Financial spring cleaning: Time to purge

GENERIC Financial spring cleaning money economy CBS/AP

(MoneyWatch) It's too hot to clean out the garage, so turn up the air conditioner and try a purge of the financial variety instead.

To begin, make sure you have access to an adequate shredder. You should also buy a fireproof safe for your home in which to store important documents. While bank safe deposit boxes can be useful, remember that they are only accessible during branch operating hours, and some of your documents could require immediate access.

Paperwork that you can toss:

Bank statements: It may surprise you, but experts say that you only need to keep bank statements for one year. For those who keep the random ATM deposit and withdrawal slips, stop making yourselves crazy! Make sure that the ATM transaction is reflected on your bank statement, and then get rid of it. One caveat: to qualify for Medicaid, you may be asked for up to six years of bank statements.

Credit card bills: Unless you need something on your credit card statement for tax or business purposes, or for proof of purchase for a specific item, you can shred it after you have paid it, or when the next statement arrives.

Retirement account statements (including 401(k), 403(b), 457, IRA, Roth, SIMPLE, PSP and Keogh): Unless you feel compelled to review your month-to-month progress, you can shred these statements as new ones arrive. Keep notices of any portfolio changes you make intra-month until the subsequent statement arrives to confirm those changes.

Brokerage and mutual fund account monthly statements/periodic trade confirmations (taxable accounts): Retain confirmations until the transaction is detailed in your monthly report. For tax purposes, flag a month where a transaction occurs, because you may need to access this information in the future. Otherwise, you can shred monthly statements as new ones arrive, but keep annual statements until the sale of each asset within the account occurs and for 7 years thereafter, in case you get audited.

Tax returns/supporting documents: Here's a bum rap: You can only amend your tax returns going back three years, but the IRS has seven years to audit your returns. As a result, you need to hold on to your returns and all supporting documents for the same seven years. Some CPAs are making things much easier by putting tax returns on CDs. Ask your tax preparer if that's possible, because it cuts down on the bulging file cabinets.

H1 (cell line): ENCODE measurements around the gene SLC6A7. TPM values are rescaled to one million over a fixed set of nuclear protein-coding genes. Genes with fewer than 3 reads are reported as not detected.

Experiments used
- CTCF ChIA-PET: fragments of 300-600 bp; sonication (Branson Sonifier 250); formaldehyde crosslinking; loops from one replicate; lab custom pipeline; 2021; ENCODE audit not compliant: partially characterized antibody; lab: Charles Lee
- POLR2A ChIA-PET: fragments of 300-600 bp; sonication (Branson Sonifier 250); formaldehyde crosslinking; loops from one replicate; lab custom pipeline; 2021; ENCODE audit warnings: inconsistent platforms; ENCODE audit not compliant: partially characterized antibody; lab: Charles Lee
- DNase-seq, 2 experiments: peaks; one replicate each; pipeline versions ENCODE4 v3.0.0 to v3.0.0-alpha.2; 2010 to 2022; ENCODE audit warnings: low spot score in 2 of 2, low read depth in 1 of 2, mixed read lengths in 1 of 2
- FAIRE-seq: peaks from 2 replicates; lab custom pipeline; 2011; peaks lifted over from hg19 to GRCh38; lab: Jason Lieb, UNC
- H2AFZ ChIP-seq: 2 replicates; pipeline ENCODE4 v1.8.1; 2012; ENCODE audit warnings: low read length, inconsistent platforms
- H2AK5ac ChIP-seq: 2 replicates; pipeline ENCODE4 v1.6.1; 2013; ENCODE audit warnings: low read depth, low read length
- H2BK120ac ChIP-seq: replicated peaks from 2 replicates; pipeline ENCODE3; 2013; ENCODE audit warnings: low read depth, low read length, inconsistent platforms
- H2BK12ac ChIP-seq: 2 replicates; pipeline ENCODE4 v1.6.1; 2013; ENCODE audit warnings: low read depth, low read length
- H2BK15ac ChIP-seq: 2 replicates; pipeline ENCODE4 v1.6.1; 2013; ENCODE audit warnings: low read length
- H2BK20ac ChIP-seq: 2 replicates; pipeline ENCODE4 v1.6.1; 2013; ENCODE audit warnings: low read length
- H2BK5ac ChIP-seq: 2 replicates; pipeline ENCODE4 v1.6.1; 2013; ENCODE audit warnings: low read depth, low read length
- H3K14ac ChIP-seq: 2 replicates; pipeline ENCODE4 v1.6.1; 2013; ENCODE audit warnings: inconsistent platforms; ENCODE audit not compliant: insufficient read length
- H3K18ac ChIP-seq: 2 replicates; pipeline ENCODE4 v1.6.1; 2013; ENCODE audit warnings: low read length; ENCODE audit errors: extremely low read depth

Paperwork to keep for as long as you own the asset:

Appliance manuals and warranties: It may seem like a drag to hang on to the washer/dryer information, but you will be glad to have these if something goes wrong and you need to cash in on the warranty or contact a repair man.

Vehicle titles and loan documents: Do you want to wait in line for an hour at your local department of motor vehicles office in order to request a duplicate of your vehicle title? Me neither, so be sure to keep this paperwork in a safe and accessible place.

House deeds and mortgage documents: Your real estate lawyer will thank you if you can hand over the deed to your home when you are ready to sell. If you are a serial refinancer, make sure you keep the most up-to-date mortgage documents.

Insurance policies: Keep your homeowners, auto, disability and life insurance policies and declaration pages for as long as the policies remain in force. You can shred old policies.

Paperwork to keep forever (in a fireproof safe or safe deposit box):

-- Birth/Death certificates and Social Security cards

-- Marriage Licenses and Divorce Decrees

-- Pension plan documents

-- Copies of wills, trusts, health care proxies/living wills and powers of attorney (attorney/executor should have copies)

-- Military discharge papers

-- Copies of burial deeds and plots

-- Safe-deposit box inventory

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    Jill Schlesinger, CFP®, is the Editor-at-Large for CBS MoneyWatch. She covers the economy, markets, investing or anything else with a dollar sign. Prior to the launch of MoneyWatch in 2009, Jill was the chief investment officer for an independent investment advisory firm. In her infancy, she was an options trader on the Commodities Exchange of New York.

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